A lesson on wrong view and intention

A memorable illustration of how wrong view and wrong intention work together came to me earlier this week. I’m telling this story, even though it’s embarrassing, because it taught me a useful lesson.

It started with a credit card bill on which a mysterious line item appeared. It wasn’t clear what it was for, and I had no receipt to match with it. My mind leapt to the conclusion that it was probably one of those infernal camera-captured speeding tickets, which are pretty common in Brisbane. I made four frustrating phone calls before speaking with a human in the correct office. I was not polite (though I did not swear) and I was not satisfied at the end of the call.

My next move was to follow the instructions I’d received to lodge a complaint/challenge. During that process, I checked the date of the infringement (which I had gotten from the human on the phone), and suddenly all was clear and I was embarrassed. It wasn’t a speeding ticket at all, but a parking ticket, which I now remembered. I also realized (too late) that it showed up on my credit card bill because I had already paid it!

What do we do when we discover that we’ve made a wrong assumption and it has caused us to behave in a way we are ashamed of? We could bury it and forget it, but I chose to look at it to find the lesson in it. Mistake #1 was leaping to the conclusion that the unknown charge was for a speeding ticket. Mistake #2 was not questioning this assumption. This is a key point: I didn’t notice that I’d made an assumption with insufficient evidence. My mood was immediately up in the “annoyed” zone and I wasn’t thinking straight.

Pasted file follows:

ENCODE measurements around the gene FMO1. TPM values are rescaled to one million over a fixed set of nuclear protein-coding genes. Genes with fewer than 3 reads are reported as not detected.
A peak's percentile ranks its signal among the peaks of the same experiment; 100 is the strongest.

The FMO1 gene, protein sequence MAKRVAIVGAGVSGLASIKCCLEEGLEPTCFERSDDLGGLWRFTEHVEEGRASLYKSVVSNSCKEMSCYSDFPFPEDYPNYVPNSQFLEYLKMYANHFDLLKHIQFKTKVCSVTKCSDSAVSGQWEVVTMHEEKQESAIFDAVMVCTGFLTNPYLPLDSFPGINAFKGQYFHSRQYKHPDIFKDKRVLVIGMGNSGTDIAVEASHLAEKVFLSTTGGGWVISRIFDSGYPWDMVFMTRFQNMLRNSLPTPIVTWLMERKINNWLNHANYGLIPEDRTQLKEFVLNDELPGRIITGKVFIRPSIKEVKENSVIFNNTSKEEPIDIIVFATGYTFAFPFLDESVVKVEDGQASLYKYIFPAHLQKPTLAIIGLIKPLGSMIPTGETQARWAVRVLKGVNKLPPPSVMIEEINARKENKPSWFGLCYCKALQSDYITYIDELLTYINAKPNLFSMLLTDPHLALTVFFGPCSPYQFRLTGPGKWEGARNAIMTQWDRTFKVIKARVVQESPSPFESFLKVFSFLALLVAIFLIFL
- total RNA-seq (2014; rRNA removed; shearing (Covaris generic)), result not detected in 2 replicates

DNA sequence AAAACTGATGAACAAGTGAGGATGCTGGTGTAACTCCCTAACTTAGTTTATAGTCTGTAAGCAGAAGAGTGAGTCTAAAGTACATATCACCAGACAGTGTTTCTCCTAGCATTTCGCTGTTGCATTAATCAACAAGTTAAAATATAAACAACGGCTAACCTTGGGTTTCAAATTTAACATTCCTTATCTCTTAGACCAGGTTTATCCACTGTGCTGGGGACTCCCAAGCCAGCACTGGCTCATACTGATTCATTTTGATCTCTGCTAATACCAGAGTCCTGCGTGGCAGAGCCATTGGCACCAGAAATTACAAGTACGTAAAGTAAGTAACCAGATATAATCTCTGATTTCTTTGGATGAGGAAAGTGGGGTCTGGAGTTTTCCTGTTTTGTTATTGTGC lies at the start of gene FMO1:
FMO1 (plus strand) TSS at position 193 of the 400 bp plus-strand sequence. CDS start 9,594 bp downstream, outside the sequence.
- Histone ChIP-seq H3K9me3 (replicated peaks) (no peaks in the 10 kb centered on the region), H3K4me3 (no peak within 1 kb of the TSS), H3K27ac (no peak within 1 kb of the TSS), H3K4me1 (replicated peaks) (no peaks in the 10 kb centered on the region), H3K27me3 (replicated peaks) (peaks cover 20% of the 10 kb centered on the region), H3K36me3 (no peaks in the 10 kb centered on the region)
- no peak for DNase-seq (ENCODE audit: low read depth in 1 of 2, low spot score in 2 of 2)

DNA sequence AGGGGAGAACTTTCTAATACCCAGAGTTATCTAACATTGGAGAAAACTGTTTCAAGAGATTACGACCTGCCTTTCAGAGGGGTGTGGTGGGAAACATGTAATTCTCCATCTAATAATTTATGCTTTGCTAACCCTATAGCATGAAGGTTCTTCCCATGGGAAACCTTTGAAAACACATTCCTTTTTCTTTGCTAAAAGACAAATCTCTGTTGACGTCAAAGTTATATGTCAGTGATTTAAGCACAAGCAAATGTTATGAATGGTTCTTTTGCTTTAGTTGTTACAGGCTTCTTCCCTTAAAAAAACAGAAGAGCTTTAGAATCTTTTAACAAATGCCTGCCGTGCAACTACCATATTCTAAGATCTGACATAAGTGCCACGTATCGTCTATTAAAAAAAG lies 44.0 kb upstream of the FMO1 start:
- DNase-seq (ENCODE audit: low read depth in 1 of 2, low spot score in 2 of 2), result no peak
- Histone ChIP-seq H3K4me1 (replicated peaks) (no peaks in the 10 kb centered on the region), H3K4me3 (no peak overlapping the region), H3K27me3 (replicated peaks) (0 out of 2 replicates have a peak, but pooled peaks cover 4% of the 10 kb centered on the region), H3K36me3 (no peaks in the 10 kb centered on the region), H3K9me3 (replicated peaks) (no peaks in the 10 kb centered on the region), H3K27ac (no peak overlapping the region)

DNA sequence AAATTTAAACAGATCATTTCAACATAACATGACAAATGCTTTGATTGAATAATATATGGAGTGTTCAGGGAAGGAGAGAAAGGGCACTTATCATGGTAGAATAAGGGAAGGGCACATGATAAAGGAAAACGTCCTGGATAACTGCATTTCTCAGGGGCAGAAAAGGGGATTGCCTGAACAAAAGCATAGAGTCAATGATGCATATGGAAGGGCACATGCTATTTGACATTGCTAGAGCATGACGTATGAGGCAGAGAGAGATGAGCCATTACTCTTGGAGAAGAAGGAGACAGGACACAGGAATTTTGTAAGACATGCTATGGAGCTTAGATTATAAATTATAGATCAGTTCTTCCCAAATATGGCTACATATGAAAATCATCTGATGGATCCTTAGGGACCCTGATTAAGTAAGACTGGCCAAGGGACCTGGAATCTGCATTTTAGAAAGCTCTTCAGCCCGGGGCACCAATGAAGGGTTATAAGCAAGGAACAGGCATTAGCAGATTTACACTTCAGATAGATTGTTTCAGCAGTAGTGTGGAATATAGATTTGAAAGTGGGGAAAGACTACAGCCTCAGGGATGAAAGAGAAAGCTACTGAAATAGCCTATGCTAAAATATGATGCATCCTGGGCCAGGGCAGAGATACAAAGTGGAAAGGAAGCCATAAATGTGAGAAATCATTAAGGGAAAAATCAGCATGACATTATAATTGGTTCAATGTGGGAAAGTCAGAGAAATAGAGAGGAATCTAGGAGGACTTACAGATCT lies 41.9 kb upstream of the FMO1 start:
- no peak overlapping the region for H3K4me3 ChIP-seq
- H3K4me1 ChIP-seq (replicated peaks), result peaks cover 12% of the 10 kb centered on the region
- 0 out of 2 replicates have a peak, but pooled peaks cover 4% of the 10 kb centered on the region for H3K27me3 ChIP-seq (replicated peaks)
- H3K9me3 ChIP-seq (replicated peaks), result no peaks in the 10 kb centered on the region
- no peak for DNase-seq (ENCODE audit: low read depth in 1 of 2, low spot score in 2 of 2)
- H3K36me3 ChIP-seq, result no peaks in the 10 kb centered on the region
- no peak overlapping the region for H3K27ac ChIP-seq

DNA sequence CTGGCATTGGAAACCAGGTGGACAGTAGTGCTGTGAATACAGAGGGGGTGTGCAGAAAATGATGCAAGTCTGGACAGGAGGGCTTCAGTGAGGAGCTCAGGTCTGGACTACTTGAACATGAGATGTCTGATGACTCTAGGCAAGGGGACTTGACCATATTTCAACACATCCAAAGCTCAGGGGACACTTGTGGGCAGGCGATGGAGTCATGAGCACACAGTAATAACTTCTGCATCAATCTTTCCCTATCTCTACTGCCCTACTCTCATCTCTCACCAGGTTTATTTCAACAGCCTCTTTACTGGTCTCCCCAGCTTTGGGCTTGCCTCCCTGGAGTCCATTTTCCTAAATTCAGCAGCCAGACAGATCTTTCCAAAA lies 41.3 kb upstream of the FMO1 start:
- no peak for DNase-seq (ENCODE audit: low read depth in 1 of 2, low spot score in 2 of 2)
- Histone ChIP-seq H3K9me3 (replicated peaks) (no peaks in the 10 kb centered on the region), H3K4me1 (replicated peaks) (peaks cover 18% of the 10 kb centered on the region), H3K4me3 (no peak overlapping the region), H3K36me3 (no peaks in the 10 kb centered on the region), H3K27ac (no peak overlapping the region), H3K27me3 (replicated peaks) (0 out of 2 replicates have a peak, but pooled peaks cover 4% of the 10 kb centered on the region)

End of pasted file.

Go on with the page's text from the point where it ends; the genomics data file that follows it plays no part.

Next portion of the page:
This is the nature of assumptions – we don’t know when we’re making them.

I wished then that I could phone back the helpful human and apologize, but it would have been impossible to find him. All I could do was to reflect on my behavior and confess it to a friend, with the intention to be more careful about leaping to conclusions in the future. When frustration rises, it’s a warning sign that a mistake may be right around the corner.

The wrong view was the assumption that I knew what something was when I didn’t. The wrong intention was taking it out on a human being, a paid flak-catcher. And now I’ve only confirmed his (probable) opinion that people who phone there are not nice, and possibly also stupid. Sigh. I intend to try to remember the conditions that caused the arising of this wrongly intended action, and attempt to stop their momentum in the future.

About lynnjkelly

Australian/American. Practicing Buddhist.
This entry was posted in Anger, Causes and results, The 8-fold path. Bookmark the permalink.

3 Responses to A lesson on wrong view and intention

  1. Catherine B says:

    How blind we are when trapped in emotions. In the book, “Destructive Emotions” ed. by Daniel Goleman, UCSF psychologist Paul Ekman says: “One of the reasons we have so much difficulty once we become emotional is that the emotion itself enslaves us.” That’s a hard message to swallow, yet when we reflect honestly on our experience, we know it is true. Bravo, Lynn, for describing this phenomenon of experience so clearly and honestly. We’ve all been there!

  2. Anonymous says:

    How many times have I done something very similar! Thank you for reminding us..

  3. Yeshe says:

    An excellent example of how we make assumptions. Thank you so much for sharing.

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